I'm a board certified chiropractic physician and clinical nutritionist with a passion for true natural health care. I implement dietary & nutritional therapies, exercise & movement practices, and lifestyle changes along with manual therapy techniques to help the body heal and prevent illness and injuries.


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  1. carole florian permalink

    I am a diabetic, what am I suppose to use for sugar?

  2. Sprocket permalink

    It s better eating fruits , as they have natural sugars in them , honey s fine also , I m also diabetic Carole .

    Quantities are very important also .

    Exercices like walking or exterior housekeeping s pretty good also .

    Thanx for this post Dr !

  3. In truth, we probably don’t need research to conclude that there’s something wonky about hacking nature to appease our desires. We are drawn to sweets things, as I understand it, because of fruit. So eat more fruit is the common advice, but I can tell you that isn’t working for most people we see. There are too many other factors at play, starting with their habits, and let’s not talk about people’s sense of entitlement. If I just go about telling people to not eat sugar, or reduce their intake, I may as well give up now. In comes the alternatives.

    As a fitness professional I have found we are fighting endless battles in the war to help individuals fight to better health. The staggering data I have is on people in western culture, and now other places too, growing more and more obese. It has been my field experience that every effort we can make to find a diet that is reduced in calories, and meets a person’s likes, has merit. The more they can reasonably adhere to lower calorie intake, the better chance I stand of improving their quality of life via lower bodyfat. Sugar is by no means the evil nutrient some would argue, but I don’t think anyone would say it should take priority on one’s nutrient intake. It’s 4 crummy (and yummy) calories per gram. But some people find the more they eat, the more they crave, the more they want to eat, and the harder the war becomes. Replacing sugar helps dramatically to get results.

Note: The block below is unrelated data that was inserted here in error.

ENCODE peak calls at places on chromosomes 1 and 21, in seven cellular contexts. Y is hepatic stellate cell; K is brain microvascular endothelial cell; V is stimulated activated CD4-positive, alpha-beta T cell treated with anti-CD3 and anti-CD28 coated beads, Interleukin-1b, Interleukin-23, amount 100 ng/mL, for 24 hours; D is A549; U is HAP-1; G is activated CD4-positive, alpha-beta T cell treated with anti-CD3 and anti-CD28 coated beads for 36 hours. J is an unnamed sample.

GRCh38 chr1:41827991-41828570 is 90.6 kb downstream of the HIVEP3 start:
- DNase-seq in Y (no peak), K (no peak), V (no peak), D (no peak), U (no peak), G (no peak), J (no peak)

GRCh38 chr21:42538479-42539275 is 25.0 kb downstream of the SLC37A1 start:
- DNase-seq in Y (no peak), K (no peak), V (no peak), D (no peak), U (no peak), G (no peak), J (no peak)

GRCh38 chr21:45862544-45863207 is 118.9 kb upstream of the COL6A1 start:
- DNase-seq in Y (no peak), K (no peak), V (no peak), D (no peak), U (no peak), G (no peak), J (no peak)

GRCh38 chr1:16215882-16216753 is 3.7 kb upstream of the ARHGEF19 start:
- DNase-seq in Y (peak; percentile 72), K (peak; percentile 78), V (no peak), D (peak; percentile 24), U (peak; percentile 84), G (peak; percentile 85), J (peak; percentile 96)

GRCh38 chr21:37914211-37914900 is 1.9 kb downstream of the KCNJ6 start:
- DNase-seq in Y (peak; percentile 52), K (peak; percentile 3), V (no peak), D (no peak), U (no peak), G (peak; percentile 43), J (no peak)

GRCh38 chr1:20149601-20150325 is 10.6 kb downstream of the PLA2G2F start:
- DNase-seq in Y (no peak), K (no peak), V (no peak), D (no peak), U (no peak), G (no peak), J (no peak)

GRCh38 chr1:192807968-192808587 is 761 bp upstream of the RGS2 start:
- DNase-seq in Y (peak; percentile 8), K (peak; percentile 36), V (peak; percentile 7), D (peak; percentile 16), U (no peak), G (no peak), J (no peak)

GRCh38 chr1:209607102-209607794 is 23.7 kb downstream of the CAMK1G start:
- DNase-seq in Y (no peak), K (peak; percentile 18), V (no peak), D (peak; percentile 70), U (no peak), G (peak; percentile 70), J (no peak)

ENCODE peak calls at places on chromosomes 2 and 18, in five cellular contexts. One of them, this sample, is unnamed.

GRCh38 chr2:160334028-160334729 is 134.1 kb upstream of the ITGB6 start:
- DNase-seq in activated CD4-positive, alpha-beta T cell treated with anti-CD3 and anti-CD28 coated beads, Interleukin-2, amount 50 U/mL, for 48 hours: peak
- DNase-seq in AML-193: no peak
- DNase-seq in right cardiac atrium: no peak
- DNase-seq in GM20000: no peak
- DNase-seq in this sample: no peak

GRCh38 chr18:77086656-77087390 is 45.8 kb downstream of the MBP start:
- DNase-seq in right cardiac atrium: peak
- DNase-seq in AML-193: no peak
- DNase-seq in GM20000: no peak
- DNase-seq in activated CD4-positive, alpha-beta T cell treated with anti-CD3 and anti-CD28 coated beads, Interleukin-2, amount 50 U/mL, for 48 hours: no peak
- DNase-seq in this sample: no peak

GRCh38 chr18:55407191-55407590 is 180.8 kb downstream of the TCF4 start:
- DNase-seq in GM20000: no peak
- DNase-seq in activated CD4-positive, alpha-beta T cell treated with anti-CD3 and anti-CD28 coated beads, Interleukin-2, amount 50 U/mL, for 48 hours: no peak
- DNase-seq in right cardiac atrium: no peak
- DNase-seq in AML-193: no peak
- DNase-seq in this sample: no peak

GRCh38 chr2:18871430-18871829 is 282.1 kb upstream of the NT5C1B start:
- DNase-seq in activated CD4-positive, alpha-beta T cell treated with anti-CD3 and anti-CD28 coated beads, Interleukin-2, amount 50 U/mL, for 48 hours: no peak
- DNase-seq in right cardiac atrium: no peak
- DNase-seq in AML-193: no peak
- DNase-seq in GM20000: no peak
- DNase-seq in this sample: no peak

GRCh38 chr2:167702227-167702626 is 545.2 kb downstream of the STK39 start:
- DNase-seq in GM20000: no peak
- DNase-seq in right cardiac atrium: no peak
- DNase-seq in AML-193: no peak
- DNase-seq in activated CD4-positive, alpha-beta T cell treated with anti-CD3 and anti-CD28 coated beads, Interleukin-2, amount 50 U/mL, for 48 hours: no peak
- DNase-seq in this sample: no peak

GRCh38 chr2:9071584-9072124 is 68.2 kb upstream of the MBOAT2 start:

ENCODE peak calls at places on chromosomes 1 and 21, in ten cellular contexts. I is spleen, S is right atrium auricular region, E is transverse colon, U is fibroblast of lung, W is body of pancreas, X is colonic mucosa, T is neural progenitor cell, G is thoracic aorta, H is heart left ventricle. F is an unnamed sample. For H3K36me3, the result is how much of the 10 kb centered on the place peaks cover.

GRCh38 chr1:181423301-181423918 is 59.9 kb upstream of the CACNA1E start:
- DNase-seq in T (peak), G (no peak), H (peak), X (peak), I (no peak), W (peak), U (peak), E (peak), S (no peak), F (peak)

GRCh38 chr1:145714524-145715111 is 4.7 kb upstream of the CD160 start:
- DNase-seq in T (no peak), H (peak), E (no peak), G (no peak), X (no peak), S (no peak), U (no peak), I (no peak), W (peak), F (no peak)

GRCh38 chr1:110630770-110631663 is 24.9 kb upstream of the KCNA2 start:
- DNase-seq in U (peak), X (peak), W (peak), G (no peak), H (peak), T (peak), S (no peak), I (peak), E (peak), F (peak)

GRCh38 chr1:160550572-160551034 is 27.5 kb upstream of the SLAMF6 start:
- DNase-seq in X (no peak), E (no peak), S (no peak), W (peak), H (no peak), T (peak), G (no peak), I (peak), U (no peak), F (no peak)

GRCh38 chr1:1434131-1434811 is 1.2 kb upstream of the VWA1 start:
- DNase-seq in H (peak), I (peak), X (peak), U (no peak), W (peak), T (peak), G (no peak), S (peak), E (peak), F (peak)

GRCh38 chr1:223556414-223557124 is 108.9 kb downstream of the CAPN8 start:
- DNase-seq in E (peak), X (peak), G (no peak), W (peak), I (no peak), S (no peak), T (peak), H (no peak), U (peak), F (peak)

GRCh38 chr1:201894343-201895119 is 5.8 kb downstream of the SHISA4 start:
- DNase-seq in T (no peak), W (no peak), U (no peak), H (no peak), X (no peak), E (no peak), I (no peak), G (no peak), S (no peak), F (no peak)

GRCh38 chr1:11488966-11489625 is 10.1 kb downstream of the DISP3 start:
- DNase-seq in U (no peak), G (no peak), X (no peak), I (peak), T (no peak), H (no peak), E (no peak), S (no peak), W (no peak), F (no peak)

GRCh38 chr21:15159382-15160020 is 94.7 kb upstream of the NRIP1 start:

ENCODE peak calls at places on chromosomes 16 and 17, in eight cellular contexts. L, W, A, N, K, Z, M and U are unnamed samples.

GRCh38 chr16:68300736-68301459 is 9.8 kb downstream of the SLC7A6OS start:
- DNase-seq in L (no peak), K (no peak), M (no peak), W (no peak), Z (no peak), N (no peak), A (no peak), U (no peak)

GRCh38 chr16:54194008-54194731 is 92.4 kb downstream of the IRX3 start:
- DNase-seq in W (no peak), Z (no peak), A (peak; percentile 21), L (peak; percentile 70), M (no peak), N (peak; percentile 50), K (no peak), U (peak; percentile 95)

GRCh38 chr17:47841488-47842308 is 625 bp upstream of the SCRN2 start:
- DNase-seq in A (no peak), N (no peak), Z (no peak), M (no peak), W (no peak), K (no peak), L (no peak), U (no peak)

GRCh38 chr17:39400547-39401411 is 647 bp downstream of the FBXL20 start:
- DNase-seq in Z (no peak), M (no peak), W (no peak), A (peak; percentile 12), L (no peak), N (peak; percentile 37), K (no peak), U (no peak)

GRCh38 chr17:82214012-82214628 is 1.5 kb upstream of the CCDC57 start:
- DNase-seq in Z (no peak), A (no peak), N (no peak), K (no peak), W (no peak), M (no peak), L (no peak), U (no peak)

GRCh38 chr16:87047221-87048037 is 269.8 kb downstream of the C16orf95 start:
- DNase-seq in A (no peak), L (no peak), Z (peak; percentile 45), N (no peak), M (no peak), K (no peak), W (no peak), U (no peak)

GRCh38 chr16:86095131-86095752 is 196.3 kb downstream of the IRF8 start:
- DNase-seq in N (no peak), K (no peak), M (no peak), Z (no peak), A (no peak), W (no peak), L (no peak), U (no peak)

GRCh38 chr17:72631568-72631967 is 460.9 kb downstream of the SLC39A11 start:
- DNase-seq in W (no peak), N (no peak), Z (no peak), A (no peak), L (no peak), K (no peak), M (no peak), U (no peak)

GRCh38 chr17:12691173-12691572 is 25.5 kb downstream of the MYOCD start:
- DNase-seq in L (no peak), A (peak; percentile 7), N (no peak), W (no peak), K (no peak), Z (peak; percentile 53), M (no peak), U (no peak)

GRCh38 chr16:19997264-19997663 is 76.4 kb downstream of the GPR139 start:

What’s the concern here? To me the bigger issue at hand is diabetes, cancer, coronary heart disease, high blood pressure, type 2 diabetes, stroke, ad nauseum… I hear you saying just don’t fool yourself Splenda is somehow healthy. Neither is methadone. At some point people are going to have to learn healthier eating habits, but in the meanwhile Splenda is helping them win some battles.

    Am I totally lost here Doc?

    • I don’t think Splenda is helping them win any battles. Especially with even more recent studies like the one several months ago in Nature discussing how sucralose and aspartame effect the gut biome to the point of increasing blood sugar levels 2-4 fold.

      • Thanks Doc. I appreciate your reply and perspective. While these studies are certainly interesting, they don’t match my experience in the field… for what it’s worth. Perhaps this is my confirmation bias showing, but telling clients who enjoy their sweets that they shouldn’t eat sugar is about as helpful to them as telling an alcoholic he should really cut back. I can, however, get them to drop their calories with sugar substitutes, and live to fight another day.

  4. Raymond cunningham permalink

    Is raw stevia good to use

  5. ChandlerBob permalink

    So, Doc, if a person is to indulge a bit, which is the healthier choice, Sugar, Honey, or Sucralose (or some other form of artificial sweetner)?